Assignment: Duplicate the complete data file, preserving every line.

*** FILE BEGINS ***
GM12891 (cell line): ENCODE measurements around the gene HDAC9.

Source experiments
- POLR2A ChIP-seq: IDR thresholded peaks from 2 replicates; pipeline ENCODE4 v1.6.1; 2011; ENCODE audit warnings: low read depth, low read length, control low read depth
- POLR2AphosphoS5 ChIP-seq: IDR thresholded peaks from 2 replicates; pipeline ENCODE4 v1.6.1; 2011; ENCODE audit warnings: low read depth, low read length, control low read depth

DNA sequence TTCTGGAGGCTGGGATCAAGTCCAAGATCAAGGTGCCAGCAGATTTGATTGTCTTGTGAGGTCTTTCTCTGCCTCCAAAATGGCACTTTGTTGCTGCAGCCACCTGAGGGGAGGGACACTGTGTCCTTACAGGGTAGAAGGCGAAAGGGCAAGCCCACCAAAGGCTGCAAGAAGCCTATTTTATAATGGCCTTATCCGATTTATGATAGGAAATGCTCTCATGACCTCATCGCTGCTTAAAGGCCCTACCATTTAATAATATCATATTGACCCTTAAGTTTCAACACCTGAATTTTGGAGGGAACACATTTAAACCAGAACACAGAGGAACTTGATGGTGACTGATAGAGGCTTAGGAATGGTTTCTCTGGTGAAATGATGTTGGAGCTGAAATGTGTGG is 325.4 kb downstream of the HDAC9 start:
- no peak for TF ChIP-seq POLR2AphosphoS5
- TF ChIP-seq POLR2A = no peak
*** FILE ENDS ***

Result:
GM12891 (cell line): ENCODE measurements around the gene HDAC9.

Source experiments
- POLR2A ChIP-seq: IDR thresholded peaks from 2 replicates; pipeline ENCODE4 v1.6.1; 2011; ENCODE audit warnings: low read depth, low read length, control low read depth
- POLR2AphosphoS5 ChIP-seq: IDR thresholded peaks from 2 replicates; pipeline ENCODE4 v1.6.1; 2011; ENCODE audit warnings: low read depth, low read length, control low read depth

DNA sequence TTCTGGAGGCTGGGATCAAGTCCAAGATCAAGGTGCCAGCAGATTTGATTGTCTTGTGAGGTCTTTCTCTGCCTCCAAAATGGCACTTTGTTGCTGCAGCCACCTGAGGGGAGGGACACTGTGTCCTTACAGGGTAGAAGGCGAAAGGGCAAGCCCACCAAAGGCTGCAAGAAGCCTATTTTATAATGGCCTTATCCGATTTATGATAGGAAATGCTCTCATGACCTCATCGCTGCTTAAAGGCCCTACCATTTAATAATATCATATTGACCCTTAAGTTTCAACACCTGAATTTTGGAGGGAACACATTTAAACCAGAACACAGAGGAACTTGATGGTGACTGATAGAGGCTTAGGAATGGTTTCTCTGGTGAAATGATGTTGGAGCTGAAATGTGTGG is 325.4 kb downstream of the HDAC9 start:
- no peak for TF ChIP-seq POLR2AphosphoS5
- TF ChIP-seq POLR2A = no peak